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Openly Straight Book Review

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Video Review Below

Rafe is a normal teenager from Boulder, Colorado. He plays soccer. He’s won skiing prizes. He likes to write.

And, oh yeah, he’s gay. He’s been out since 8th grade, and he isn’t teased, and he goes to other high schools and talks about tolerance and stuff. And while that’s important, all Rafe really wants is to just be a regular guy. Not that GAY guy. To have it be a part of who he is, but not the headline, every single time.

So when he transfers to an all-boys’ boarding school in New England, he decides to keep his sexuality a secret — not so much going back in the closet as starting over with a clean slate. But then he sees a classmate break down. He meets a teacher who challenges him to write his story. And most of all, he falls in love with Ben . . . who doesn’t even know that love is possible.

I didn’t know what to think going into this book, but I enjoyed it a lot. It didn’t end where I expected it too.It felt really realistic throughout the entire novel. It makes sense where Rafe ends up.

I loved how the book was about labels in a different way than I usually see in queer young adult novels. Rafe doesn’t want to live life with the label gay, but there are some advantages and disadvantages he faces from it.

I liked Rafe. I was surprised by that. He has to go through a lot of self discovery in the book. During that process he definitely hurts some people he cares about. Even so I didn’t feel like he was being overly selfish in his process. I felt like doing what he did was something that he thought he needed.

There were great side characters in this story. Albie and Toby were so weird and I loved them. Bryce and Ben were both characters I really loved as well.Rafe’s parents are really cool. They need to take a step back sometimes, but I really liked them. I also loved his best friend Claire Olivia. I thought the scenes with her in them were fun.

The writing style was great.It was a really easy read. I felt like the overall message of this book was about self love.Rafe takes his time getting there.

Book Reviews

Simon vs. The Homo Sapiens Agenda Book Review

 

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Sixteen-year-old and not-so-openly gay Simon Spier prefers to save his drama for the school musical. But when an email falls into the wrong hands, his secret is at risk of being thrust into the spotlight. Now Simon is actually being blackmailed: if he doesn’t play wingman for class clown Martin, his sexual identity will become everyone’s business. Worse, the privacy of Blue, the pen name of the boy he’s been emailing, will be compromised.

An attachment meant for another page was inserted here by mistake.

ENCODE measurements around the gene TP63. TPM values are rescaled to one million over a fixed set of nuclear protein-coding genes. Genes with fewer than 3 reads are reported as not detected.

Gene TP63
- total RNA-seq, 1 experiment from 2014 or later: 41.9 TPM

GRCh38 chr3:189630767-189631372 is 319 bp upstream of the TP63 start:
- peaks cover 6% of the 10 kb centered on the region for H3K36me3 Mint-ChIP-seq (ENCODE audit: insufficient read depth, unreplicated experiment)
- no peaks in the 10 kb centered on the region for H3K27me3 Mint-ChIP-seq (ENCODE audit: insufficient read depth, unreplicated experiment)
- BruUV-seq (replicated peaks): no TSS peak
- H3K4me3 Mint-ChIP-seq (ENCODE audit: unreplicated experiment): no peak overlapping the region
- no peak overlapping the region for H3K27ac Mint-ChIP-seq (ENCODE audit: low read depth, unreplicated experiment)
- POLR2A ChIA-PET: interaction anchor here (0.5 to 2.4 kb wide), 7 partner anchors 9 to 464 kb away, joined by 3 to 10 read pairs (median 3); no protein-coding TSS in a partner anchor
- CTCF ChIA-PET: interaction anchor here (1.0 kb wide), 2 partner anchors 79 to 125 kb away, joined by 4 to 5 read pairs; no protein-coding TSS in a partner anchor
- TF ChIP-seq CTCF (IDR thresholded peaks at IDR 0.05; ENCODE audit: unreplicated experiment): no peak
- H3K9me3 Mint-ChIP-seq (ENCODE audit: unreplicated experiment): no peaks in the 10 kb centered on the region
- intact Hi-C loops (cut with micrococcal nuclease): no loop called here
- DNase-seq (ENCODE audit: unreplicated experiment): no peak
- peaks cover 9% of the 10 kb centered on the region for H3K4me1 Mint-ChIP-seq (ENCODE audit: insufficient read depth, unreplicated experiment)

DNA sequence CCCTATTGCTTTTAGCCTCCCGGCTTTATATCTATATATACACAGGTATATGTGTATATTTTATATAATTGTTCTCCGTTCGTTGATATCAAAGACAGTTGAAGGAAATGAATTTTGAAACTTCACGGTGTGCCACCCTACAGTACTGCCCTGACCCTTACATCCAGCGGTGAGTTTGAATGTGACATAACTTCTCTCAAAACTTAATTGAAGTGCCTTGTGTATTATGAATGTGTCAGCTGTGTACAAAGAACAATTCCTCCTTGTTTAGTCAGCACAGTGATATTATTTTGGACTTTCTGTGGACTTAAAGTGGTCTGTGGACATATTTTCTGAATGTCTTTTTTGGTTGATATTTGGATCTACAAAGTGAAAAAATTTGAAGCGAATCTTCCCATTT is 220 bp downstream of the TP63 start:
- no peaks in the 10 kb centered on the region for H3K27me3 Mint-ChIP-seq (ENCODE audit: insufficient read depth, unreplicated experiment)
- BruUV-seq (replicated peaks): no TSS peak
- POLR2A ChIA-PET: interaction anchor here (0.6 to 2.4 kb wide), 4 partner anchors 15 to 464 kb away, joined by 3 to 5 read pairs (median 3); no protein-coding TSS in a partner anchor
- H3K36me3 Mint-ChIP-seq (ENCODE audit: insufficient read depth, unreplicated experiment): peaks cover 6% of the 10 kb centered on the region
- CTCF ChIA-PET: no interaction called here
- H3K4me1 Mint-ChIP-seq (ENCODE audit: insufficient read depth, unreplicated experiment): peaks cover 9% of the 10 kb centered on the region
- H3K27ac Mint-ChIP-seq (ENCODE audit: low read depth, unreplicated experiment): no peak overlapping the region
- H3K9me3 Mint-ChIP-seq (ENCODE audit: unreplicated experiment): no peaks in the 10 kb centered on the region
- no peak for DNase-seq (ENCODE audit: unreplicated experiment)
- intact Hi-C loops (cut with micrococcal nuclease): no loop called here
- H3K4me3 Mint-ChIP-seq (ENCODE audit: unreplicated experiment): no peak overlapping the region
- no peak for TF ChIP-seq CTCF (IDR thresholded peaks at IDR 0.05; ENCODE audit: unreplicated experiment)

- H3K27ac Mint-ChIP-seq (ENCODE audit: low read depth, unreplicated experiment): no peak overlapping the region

With some messy dynamics emerging in his once tight-knit group of friends, and his email correspondence with Blue growing more flirtatious every day, Simon’s junior year has suddenly gotten all kinds of complicated. Now, change-averse Simon has to find a way to step out of his comfort zone before he’s pushed out—without alienating his friends, compromising himself, or fumbling a shot at happiness with the most confusing, adorable guy he’s never met.

I was excited to finally get to read this book, but it still took me a while to start reading it once it arrived. I used my vacation for it and it was so hard to put it down and do stuff with my family because I loved reading Simon’s story. It was so hard to put down.

Simon and his relationship with Blue is the sweetest thing. I loved reading it. The emails between the two of them were something I’d want to just keep reading forever.They are so sweet to each other and you see how much they care about each other.

I have weird ships and don’t always like the pairing that the main characters end up with.Even in books where there doesn’t look like there would be an other option I can hate the romantic pairing. This is a pairing that I loved and I actually guessed who Blue was pretty early. It’s definitely not easy for most people, but the pairing was what I wished the pairing was in so many books where I hate who the protagonist ends up with.This book gave me everything I wanted.

Except for some more closure for Leah’s storyline, but I’ll let it slide. I really liked Leah’s character. I think she’s a great friend to Simon and I don’t think anyone in the book really thinks about what she’s going through ever.

Abby and the other beautifully written characters of color in this book made me so happy. I wish I didn’t have to point this out , but I still do. It’s something I don’t see enough in YA. Abby being the beautiful girl who all the guys want and all the girls are jealous of is a big deal. My sister was so happy when she saw that. I wish I could explain how her eyes lit up at that.  It was something I noticed early on and knew I would love the book from there on out.

This is a story that I will definitely be rereading on a gloomy day to cheer me up sometime in the future. I am going to be recommending this book way too much now.

 Video review will be up on my Youtube channel soon: https://www.youtube.com/channel/UCfYT0tfdoJ_ExGX0eB4b6-A